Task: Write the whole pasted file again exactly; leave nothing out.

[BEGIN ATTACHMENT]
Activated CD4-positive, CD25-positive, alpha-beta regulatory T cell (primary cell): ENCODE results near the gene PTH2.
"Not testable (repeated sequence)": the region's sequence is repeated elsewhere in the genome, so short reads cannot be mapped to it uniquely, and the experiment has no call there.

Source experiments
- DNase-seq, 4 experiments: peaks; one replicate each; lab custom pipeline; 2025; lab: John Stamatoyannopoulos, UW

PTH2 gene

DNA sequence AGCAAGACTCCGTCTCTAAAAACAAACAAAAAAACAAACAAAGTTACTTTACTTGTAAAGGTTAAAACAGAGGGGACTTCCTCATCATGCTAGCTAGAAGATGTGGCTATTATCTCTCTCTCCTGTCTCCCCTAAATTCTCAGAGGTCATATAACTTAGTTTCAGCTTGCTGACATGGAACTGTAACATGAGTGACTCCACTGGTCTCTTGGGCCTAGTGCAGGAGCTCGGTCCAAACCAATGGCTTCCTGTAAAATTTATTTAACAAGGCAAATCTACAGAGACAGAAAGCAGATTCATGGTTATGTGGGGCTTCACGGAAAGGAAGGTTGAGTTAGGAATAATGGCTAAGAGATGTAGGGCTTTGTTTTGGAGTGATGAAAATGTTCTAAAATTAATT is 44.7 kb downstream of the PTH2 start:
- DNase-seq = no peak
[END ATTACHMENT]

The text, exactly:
Activated CD4-positive, CD25-positive, alpha-beta regulatory T cell (primary cell): ENCODE results near the gene PTH2.
"Not testable (repeated sequence)": the region's sequence is repeated elsewhere in the genome, so short reads cannot be mapped to it uniquely, and the experiment has no call there.

Source experiments
- DNase-seq, 4 experiments: peaks; one replicate each; lab custom pipeline; 2025; lab: John Stamatoyannopoulos, UW

PTH2 gene

DNA sequence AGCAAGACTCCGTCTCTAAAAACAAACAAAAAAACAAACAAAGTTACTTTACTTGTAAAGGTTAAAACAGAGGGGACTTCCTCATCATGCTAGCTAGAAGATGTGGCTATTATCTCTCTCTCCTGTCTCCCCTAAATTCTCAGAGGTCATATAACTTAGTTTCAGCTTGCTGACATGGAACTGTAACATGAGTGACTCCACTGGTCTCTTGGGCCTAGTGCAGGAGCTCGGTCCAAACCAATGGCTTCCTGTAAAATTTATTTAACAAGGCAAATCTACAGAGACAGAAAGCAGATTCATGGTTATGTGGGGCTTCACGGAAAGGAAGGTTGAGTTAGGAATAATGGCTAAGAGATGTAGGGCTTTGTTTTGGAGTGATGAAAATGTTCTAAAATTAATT is 44.7 kb downstream of the PTH2 start:
- DNase-seq = no peak